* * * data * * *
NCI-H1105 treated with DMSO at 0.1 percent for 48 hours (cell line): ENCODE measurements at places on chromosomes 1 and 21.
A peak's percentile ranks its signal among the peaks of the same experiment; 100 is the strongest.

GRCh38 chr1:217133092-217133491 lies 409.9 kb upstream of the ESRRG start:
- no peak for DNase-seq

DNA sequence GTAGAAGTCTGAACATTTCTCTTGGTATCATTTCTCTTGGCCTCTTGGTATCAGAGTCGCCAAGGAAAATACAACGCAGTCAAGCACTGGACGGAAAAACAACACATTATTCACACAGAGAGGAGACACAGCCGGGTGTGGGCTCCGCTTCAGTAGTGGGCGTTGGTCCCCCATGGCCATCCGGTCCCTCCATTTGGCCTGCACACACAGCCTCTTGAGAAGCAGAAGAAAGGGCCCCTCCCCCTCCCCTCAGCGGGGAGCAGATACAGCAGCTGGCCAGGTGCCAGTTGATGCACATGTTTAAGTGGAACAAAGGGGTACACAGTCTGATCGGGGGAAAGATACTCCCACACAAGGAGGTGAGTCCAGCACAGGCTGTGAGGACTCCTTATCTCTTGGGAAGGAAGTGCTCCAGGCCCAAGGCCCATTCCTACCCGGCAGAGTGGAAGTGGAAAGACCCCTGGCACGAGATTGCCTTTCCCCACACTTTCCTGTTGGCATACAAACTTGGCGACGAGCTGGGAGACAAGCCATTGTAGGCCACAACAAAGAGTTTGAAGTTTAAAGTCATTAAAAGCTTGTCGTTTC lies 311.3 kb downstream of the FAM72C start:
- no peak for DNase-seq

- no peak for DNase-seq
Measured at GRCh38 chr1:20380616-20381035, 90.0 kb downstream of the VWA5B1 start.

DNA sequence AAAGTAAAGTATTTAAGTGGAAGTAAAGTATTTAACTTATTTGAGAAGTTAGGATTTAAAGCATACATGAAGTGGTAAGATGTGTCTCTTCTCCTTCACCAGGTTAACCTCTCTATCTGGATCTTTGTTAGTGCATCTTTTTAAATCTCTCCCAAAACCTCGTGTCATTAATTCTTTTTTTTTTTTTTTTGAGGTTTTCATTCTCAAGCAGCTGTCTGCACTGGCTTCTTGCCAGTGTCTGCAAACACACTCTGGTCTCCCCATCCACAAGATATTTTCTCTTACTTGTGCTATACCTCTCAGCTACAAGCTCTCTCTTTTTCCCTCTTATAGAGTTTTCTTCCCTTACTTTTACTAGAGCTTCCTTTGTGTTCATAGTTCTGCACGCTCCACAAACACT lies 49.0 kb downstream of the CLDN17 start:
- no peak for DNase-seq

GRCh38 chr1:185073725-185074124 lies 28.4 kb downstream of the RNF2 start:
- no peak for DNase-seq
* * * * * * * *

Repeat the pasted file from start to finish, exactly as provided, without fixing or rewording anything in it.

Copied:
NCI-H1105 treated with DMSO at 0.1 percent for 48 hours (cell line): ENCODE measurements at places on chromosomes 1 and 21.
A peak's percentile ranks its signal among the peaks of the same experiment; 100 is the strongest.

GRCh38 chr1:217133092-217133491 lies 409.9 kb upstream of the ESRRG start:
- no peak for DNase-seq

DNA sequence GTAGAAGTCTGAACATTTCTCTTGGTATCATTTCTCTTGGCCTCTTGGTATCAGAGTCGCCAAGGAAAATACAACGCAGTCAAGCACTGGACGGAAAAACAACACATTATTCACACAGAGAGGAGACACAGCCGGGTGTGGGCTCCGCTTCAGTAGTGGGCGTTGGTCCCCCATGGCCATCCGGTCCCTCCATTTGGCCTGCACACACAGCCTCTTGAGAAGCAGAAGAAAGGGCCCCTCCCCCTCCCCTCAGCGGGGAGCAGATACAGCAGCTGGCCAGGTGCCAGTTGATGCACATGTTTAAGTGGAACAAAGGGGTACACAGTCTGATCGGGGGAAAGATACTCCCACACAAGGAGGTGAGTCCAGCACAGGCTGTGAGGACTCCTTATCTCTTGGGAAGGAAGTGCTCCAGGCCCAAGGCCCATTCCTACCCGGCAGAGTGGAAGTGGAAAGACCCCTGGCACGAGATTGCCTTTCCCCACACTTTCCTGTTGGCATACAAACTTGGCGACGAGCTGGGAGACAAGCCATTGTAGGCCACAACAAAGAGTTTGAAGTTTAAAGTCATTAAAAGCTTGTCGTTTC lies 311.3 kb downstream of the FAM72C start:
- no peak for DNase-seq

- no peak for DNase-seq
Measured at GRCh38 chr1:20380616-20381035, 90.0 kb downstream of the VWA5B1 start.

DNA sequence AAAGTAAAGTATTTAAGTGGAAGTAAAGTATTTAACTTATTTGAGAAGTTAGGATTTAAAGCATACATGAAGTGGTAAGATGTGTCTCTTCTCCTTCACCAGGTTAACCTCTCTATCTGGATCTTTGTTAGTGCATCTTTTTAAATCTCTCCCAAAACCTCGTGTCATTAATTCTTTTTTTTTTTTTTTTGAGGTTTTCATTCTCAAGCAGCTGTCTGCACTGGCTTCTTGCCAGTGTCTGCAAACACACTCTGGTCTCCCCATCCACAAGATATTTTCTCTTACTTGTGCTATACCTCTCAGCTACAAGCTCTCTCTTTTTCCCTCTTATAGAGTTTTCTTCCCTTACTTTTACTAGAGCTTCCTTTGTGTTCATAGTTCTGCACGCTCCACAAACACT lies 49.0 kb downstream of the CLDN17 start:
- no peak for DNase-seq

GRCh38 chr1:185073725-185074124 lies 28.4 kb downstream of the RNF2 start:
- no peak for DNase-seq